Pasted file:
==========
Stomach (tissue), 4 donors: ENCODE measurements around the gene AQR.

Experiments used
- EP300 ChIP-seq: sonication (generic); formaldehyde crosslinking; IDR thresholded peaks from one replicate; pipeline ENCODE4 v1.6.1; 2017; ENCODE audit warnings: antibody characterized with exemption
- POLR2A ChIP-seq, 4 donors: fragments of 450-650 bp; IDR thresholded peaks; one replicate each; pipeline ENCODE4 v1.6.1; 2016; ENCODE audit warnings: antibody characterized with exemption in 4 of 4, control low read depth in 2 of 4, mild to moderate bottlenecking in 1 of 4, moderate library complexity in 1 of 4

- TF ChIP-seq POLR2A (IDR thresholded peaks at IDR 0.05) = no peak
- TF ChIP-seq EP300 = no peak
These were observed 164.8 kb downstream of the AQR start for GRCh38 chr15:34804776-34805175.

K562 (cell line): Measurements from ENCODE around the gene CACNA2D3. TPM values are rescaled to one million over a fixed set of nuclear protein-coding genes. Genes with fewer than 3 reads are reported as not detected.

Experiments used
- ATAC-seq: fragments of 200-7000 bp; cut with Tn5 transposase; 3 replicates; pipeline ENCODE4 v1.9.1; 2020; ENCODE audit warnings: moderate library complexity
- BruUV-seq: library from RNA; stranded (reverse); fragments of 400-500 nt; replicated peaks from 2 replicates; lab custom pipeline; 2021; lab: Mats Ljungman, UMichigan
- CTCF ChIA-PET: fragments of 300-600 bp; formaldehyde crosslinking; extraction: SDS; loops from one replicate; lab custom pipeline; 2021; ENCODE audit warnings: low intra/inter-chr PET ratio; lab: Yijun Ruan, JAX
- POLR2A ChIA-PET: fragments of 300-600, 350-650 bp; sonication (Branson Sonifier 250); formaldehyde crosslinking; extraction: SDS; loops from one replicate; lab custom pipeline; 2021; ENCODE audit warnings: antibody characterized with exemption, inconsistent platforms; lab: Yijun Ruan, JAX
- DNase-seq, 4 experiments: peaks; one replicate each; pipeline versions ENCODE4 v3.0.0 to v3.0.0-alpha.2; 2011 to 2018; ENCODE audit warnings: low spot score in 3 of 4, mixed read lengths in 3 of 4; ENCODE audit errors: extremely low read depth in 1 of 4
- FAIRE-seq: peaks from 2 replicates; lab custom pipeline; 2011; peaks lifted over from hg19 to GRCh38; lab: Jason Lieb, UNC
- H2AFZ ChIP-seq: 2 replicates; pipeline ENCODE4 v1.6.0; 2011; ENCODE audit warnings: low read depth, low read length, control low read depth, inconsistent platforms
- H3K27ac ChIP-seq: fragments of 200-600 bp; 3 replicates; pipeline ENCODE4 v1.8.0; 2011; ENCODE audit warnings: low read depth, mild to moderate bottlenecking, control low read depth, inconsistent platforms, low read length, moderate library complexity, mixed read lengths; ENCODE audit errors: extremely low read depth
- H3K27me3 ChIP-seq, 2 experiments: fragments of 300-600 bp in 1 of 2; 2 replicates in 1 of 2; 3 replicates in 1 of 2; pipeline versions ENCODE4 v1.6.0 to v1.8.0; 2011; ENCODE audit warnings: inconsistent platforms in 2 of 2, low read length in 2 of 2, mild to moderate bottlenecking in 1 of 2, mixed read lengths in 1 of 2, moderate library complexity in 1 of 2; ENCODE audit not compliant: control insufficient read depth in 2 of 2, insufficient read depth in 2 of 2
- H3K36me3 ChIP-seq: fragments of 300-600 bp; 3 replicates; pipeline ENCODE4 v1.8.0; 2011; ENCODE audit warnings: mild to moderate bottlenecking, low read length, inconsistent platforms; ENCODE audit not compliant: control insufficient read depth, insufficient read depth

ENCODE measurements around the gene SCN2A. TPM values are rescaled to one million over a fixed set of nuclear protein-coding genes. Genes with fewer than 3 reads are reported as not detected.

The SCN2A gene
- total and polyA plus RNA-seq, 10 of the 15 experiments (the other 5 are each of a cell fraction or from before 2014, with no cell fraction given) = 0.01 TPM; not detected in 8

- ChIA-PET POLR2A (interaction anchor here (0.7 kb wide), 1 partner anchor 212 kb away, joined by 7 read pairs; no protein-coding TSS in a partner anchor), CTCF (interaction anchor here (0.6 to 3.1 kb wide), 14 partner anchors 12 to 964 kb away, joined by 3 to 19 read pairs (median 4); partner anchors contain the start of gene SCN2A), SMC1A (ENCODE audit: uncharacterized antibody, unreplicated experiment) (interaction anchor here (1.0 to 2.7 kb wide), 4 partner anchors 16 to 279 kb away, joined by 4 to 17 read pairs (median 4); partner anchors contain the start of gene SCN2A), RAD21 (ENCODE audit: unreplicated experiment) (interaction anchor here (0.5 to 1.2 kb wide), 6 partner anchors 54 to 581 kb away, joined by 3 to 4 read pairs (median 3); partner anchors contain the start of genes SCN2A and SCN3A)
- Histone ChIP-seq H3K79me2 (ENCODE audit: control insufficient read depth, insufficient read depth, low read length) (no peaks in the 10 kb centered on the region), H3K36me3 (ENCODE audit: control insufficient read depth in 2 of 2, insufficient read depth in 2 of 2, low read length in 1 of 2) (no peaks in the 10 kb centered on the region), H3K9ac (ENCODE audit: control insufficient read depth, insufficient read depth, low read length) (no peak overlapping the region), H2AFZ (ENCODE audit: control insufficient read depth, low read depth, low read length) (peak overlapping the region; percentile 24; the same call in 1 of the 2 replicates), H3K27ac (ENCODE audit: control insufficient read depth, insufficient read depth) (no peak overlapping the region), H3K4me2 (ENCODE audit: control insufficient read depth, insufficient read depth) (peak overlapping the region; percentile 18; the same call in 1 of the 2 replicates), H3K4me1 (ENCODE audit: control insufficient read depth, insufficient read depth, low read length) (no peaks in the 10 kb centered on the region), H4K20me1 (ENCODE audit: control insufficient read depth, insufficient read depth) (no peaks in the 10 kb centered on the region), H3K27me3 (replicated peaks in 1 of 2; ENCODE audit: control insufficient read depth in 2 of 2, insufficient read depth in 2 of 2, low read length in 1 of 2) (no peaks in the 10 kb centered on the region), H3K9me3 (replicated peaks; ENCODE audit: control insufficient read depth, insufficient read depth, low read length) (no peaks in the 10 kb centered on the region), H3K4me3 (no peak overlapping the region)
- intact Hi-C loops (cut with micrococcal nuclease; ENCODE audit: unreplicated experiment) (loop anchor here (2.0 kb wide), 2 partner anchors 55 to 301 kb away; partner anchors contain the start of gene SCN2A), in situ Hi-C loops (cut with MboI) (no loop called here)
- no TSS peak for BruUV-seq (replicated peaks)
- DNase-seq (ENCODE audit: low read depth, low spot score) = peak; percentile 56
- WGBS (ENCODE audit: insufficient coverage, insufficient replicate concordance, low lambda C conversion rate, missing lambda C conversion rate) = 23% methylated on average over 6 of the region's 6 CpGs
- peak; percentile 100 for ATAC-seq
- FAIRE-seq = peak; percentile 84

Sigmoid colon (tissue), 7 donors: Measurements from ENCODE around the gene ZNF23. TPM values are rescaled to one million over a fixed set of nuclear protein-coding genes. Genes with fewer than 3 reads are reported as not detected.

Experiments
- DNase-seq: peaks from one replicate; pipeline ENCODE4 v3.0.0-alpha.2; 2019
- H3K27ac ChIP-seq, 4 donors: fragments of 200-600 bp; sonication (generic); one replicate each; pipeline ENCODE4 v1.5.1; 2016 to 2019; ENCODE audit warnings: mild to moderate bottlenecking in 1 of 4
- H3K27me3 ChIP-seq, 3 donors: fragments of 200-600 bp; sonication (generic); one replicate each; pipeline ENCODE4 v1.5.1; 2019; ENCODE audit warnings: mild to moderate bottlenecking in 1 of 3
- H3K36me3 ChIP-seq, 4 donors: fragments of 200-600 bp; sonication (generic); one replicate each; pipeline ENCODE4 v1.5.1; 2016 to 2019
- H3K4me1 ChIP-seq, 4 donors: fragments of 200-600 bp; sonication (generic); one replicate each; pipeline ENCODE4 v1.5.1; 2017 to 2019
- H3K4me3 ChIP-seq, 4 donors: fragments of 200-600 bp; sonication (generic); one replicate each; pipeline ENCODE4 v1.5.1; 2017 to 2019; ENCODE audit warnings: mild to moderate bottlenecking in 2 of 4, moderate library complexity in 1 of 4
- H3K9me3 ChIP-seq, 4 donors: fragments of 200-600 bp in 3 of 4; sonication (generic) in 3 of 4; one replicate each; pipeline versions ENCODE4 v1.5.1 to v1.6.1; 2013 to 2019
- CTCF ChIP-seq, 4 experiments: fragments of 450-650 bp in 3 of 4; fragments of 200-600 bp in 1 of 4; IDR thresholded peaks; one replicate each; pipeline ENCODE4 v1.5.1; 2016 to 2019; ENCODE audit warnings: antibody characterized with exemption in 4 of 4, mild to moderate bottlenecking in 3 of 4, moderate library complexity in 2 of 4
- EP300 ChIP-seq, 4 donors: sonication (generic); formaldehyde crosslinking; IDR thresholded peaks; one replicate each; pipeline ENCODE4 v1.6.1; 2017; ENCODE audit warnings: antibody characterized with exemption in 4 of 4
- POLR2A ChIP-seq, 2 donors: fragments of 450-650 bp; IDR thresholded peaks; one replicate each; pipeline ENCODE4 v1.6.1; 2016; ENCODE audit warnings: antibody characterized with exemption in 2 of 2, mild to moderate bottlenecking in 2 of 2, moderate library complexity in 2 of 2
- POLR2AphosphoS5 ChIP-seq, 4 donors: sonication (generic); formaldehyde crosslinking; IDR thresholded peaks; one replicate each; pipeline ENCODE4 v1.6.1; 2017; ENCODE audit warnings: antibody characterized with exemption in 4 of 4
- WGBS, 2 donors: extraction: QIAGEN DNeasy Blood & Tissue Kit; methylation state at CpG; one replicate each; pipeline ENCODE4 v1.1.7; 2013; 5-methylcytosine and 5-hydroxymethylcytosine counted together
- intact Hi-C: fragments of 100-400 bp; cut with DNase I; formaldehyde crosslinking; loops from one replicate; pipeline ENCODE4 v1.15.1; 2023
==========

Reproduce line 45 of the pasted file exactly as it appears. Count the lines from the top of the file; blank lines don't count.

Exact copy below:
- intact Hi-C: fragments of 100-400 bp; cut with DNase I; formaldehyde crosslinking; loops from one replicate; pipeline ENCODE4 v1.15.1; 2023